Victor Fleming (Who’s Who at MGM, 1937) 🇺🇸
Victor Fleming has the amazing record of being associated with the picture business more than twenty-five years, and more than half of that time as an “ace” director.
He was born in Pasadena, just a stone’s throw from Hollywood, on February 23. Educated in the public schools of Los Angeles, he determined to become a racing driver. He did drive in a few races, but before he established a reputation or broke his neck, he became interested in photography.
The movies were just then invading California. In 1910 Fleming went to Santa Barbara and landed a job as photographer with the old American Studios. He did camera work for Kahn, Griffith, Fine Arts and others of the pioneer companies, working his way towards a director’s berth.
Abroad With Wilson
With the outbreak of the war, he promptly enlisted and became a first lieutenant of the United States Army Signal Corps. He did meritorious work for the intelligence department, and after the war went to Europe again as chief photographer for President Woodrow Wilson and the peace mission.
But in 1919 he was back in Hollywood determined to direct motion pictures. Through a contact with Allan Dwan, he succeeded. The first picture he made starred Douglas Fairbanks, and from that time on he was established in the industry.
Among the hits directed by Fleming are “Red Hot Romance,” “Way of All Flesh,” The Virginian, Common Clay, “Abie’s Irish Rose,” “Wolf Song,” The Awakening, “The Rough Riders,” “Renegades,” Around the World in 80 Minutes, “Adventure,” “Lord Jim,” “The Blind Goddess,” “Empty Hands,” “The Wet Parade,” The White Sister, “Blonde Bombshell,” Treasure Island, Reckless, “The Farmer Takes a Wife” and M-G-M’s picturization of Rudyard Kipling’s classic of the Gloucester fishermen, Captains Courageous, with Freddie Bartholomew, Spencer Tracy, Lionel Barrymore and Melvyn Douglas teamed in the leading roles. His next assignment was Test Pilot, co-starring Clark Gable, Myrna Loy and Spencer Tracy.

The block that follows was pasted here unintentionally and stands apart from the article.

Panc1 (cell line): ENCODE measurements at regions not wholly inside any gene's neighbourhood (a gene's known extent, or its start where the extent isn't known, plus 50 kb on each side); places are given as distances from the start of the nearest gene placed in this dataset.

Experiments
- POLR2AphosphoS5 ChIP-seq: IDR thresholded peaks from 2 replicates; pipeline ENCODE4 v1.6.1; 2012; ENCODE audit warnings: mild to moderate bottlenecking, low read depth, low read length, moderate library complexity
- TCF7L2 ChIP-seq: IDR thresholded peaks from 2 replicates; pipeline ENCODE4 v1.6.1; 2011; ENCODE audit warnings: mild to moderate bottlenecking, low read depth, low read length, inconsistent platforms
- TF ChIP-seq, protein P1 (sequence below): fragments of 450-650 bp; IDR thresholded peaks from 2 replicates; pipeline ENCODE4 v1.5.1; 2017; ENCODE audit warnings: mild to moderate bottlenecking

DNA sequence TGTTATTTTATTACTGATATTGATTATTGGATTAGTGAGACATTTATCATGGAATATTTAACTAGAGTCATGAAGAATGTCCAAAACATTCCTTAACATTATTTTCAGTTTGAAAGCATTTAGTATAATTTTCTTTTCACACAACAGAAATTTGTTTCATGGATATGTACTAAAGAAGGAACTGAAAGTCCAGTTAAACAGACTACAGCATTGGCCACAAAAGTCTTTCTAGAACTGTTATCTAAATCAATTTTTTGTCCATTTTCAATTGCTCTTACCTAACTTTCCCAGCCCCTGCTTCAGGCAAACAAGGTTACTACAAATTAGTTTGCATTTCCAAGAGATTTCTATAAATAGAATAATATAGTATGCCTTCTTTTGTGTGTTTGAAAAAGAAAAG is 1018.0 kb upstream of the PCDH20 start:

Married and with two young daughters, the second of whom was born on the same day that “Captains Courageous” completed its shooting schedule, Fleming is very much of a family man, spending all his spare time either on his ranch at Rancho Santa Fe or at his beach home at Balboa. An experienced and enthusiastic flyer, he recently bought a new cabin plane which, with ranching, provides his chief hobby. He likes golf, riding, fishing and tennis, and never misses a good stage production, but principally he remains true to the virile outdoor amusements that give outlets to his robust vitality. This phase of his character has been reflected consistently in his work.
17 Months in Making
Standing better than six feet tall, and with the build of an athlete, Fleming is a quiet-spoken, unhurried gentleman who gets the utmost out of his performers by infinite patience and good humor, as is perhaps best illustrated by his work on “Captains Courageous,” which, seventeen months in the making, has been hailed as one of the outstanding achievements of the screen.
The making of “Captains Courageous,” as must be evident to all who see it, was no cinch. The direction was a job for a real he-man, and it speaks volumes for Fleming’s tact and for his place in the affections of those who work with him, that the picture came through with the minimum of friction, in spite of the many difficulties encountered.